The stunning image of that open concept shower on Houzz has got you imagining one of your very own. Open, or walk-in, showers are becoming increasingly popular, lend to a more expansive bath space, and offer a sleek design; but without the guidance of an expert, you could be left with a soggy, cold bathroom instead.
Things the inspirational photos don’t tell you about open showers – but we will…
Each bathroom layout is different. Dimensions, scale, plumbing placement, and ventilation are unique to each home and need to be factored into the design of an open shower. Just because you have the space doesn’t mean an open shower is the right option for your bathroom. The placement of the shower is dependent upon the plumbing that exists in the space. Unless the space is a new construction, the shower needs to be placed where the plumbing and drainage are established.
Containing the splash is critical. In order to keep water spray to a minimum, installing a partial wall is recommended. In some instances, this wall can stand alone, or it can back up to a vanity. A barrier wall reduces splashing, water overflow, and more importantly your chance of slipping. Half walls can be an opportunity for adding interest to your design with unique tiles or stone.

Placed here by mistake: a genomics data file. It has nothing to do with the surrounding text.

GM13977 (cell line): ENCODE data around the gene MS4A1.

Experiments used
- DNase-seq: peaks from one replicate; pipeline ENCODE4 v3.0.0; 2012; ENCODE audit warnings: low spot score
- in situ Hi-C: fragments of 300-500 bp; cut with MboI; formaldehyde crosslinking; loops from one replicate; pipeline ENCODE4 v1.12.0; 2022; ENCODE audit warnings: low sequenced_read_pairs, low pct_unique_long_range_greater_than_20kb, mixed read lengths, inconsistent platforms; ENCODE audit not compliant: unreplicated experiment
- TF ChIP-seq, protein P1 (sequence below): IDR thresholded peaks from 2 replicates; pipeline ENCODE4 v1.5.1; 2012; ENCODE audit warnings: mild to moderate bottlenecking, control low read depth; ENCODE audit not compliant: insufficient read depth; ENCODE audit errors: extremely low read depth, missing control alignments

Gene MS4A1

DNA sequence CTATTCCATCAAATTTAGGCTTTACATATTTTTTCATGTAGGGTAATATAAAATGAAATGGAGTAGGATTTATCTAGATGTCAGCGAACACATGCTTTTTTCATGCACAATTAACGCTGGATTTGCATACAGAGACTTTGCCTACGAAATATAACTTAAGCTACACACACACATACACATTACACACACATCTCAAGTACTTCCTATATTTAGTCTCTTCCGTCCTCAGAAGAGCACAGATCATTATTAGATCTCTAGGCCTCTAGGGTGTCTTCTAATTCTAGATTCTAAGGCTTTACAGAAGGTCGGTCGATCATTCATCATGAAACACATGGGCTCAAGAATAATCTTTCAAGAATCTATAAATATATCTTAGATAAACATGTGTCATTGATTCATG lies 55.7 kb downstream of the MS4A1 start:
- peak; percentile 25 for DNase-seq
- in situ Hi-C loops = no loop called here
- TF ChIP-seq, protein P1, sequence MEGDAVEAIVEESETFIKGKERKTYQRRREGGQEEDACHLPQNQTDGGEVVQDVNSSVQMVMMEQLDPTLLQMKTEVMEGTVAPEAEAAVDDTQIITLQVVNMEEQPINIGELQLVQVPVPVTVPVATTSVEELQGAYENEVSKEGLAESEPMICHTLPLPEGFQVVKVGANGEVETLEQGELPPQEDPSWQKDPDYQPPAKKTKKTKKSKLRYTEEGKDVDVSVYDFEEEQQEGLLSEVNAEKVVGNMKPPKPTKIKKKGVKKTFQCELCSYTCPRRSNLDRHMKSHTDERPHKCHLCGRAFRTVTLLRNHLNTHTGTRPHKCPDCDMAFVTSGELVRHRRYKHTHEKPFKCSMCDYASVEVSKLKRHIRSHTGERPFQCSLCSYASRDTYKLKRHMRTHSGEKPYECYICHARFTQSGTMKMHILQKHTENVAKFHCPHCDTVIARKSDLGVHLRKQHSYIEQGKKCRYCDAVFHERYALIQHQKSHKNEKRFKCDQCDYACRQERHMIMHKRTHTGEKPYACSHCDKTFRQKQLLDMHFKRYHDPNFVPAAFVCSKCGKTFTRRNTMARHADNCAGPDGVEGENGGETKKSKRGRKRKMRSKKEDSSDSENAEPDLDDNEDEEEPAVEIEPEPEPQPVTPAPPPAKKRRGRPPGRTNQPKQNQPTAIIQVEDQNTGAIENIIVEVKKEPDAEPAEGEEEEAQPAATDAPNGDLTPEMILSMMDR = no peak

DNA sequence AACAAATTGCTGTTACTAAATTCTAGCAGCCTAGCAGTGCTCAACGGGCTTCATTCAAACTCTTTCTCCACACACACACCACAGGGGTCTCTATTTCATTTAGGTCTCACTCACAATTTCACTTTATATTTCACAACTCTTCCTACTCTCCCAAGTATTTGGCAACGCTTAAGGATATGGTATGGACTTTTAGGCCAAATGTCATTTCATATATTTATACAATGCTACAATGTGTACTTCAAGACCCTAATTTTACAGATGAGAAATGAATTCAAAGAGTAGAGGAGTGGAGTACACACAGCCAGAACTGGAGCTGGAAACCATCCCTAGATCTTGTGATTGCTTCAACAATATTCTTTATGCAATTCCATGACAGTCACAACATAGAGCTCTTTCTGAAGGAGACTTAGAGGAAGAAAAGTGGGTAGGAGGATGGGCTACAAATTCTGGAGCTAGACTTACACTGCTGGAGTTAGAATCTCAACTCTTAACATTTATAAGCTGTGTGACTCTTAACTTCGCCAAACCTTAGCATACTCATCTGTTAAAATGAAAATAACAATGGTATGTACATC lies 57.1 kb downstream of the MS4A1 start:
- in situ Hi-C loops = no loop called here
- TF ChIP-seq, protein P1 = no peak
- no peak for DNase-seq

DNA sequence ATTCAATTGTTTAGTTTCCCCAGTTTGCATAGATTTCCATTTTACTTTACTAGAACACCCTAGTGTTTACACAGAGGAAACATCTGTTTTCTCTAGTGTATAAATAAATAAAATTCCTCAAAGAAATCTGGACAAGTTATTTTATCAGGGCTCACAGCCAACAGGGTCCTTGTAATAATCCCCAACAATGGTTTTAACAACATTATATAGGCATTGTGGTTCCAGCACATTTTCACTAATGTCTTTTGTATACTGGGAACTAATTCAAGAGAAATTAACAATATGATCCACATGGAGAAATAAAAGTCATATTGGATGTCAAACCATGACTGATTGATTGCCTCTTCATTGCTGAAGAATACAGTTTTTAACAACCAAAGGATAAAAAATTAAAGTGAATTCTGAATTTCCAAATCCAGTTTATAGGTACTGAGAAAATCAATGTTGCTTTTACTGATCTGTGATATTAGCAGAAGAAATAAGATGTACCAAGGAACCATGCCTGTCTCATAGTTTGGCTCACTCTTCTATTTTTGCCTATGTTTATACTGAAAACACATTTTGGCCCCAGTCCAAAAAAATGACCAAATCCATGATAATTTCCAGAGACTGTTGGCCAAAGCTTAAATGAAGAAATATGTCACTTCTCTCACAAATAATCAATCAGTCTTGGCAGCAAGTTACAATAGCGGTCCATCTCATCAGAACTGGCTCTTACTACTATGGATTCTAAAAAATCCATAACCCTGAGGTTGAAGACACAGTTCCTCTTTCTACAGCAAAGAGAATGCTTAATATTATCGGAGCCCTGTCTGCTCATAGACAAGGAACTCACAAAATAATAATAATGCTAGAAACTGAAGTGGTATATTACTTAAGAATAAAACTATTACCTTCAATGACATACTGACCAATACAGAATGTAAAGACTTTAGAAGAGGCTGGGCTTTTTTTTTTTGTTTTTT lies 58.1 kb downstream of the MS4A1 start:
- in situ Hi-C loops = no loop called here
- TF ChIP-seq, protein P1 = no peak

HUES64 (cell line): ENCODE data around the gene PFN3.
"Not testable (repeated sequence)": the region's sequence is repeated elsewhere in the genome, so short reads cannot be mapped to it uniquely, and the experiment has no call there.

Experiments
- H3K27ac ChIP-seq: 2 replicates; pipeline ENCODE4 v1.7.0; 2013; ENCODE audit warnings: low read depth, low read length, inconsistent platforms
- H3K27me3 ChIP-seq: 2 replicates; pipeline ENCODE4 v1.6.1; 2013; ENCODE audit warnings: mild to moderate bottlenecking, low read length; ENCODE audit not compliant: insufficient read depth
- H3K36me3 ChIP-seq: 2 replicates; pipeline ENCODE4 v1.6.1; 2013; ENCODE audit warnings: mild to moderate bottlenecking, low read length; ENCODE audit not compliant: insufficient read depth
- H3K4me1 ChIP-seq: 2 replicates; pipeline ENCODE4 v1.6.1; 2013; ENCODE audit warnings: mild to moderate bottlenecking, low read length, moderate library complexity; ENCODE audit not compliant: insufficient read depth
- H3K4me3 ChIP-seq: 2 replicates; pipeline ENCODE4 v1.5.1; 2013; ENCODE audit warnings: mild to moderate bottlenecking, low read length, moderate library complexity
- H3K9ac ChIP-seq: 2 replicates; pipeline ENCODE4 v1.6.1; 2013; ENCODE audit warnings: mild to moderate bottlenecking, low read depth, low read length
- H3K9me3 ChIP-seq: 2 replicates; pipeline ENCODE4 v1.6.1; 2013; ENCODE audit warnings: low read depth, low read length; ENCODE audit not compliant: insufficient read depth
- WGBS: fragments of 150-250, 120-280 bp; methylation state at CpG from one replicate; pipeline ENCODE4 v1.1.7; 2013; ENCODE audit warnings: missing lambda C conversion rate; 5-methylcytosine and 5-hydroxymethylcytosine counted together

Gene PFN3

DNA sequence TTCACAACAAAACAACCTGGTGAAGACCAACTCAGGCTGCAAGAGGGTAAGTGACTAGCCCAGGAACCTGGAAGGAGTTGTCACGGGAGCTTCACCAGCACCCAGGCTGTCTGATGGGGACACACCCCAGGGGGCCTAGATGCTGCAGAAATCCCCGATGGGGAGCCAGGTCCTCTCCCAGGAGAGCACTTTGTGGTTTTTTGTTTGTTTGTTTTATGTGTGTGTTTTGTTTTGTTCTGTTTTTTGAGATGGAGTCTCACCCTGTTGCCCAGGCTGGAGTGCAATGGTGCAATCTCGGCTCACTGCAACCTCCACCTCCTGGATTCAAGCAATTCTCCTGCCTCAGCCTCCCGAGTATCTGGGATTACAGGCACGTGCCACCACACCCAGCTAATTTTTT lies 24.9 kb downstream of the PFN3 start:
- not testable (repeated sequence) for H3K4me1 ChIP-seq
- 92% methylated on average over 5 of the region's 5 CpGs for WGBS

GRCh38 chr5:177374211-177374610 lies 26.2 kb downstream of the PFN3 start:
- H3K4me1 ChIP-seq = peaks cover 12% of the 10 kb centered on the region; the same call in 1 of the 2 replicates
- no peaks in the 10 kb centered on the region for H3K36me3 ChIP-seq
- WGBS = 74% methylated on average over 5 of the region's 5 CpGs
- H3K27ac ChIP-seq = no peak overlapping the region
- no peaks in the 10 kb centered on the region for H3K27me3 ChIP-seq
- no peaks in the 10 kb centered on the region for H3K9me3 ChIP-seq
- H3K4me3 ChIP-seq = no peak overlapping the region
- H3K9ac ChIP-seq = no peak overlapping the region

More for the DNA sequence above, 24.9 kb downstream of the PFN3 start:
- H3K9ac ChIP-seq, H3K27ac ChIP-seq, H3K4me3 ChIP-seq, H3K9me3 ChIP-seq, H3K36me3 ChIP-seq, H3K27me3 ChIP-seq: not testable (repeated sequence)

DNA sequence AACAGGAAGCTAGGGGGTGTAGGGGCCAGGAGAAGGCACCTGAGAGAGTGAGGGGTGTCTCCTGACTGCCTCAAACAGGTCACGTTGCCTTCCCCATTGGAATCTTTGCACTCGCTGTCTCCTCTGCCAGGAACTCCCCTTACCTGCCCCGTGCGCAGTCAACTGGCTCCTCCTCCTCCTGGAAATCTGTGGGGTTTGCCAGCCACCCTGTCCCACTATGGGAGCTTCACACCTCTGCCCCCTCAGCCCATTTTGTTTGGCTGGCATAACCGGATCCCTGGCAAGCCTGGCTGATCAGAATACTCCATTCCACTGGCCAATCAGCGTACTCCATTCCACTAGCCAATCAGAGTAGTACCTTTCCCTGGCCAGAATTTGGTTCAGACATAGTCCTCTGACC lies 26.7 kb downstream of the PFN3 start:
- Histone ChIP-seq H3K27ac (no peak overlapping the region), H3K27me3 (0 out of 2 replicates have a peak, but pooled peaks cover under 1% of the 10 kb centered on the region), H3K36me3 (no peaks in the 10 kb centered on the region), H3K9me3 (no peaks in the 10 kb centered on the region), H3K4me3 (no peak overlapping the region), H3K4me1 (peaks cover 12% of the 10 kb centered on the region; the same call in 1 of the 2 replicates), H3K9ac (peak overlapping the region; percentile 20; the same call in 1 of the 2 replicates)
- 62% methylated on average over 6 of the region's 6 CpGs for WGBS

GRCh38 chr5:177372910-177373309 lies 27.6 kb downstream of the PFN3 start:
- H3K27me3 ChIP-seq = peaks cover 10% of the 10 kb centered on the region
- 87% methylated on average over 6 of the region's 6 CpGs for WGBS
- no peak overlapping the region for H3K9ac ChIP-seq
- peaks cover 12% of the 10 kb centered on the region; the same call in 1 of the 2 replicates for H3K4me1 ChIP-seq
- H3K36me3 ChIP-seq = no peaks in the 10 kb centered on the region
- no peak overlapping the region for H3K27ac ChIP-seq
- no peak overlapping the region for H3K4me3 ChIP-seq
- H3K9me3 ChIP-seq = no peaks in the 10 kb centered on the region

Expect a chill without a door. An average shower space is 120 cubic feet, enclosed with doors or a curtain, which keeps the steam and warm water on the bather. In an open shower, the steam naturally escapes, leaving the bather with a chill if not directly under the showerhead. To combat the chance of goosebumps, warming features such as heat lights, radiant flooring, and air receptacles are important considerations during the design process.
The showerhead is the most important feature. The size of the showerhead for an open shower directly impacts the bather’s experience. Large rain showerheads are often selected for these spaces because their spray covers more of the body, adding more heat while keeping the brisk air at bay. Placement of the showerhead is, of course, determined by plumbing location and preference, however, a centrally placed, ceiling mounted showerhead is most common.
Share your plans with a professional
While some skilled individuals can DIY a bath remodel, adding new features such as an open shower, may require more than just tools. Working with an existing space to change the layout or add features can expose the homeowner to some hidden obstacles. Rather than discovering the new shower won’t suit the space after the demo has begun, speak to a professional about your plans. Showroom designers have seen it all. They can predict the potential headaches and provide advice on how to avoid them.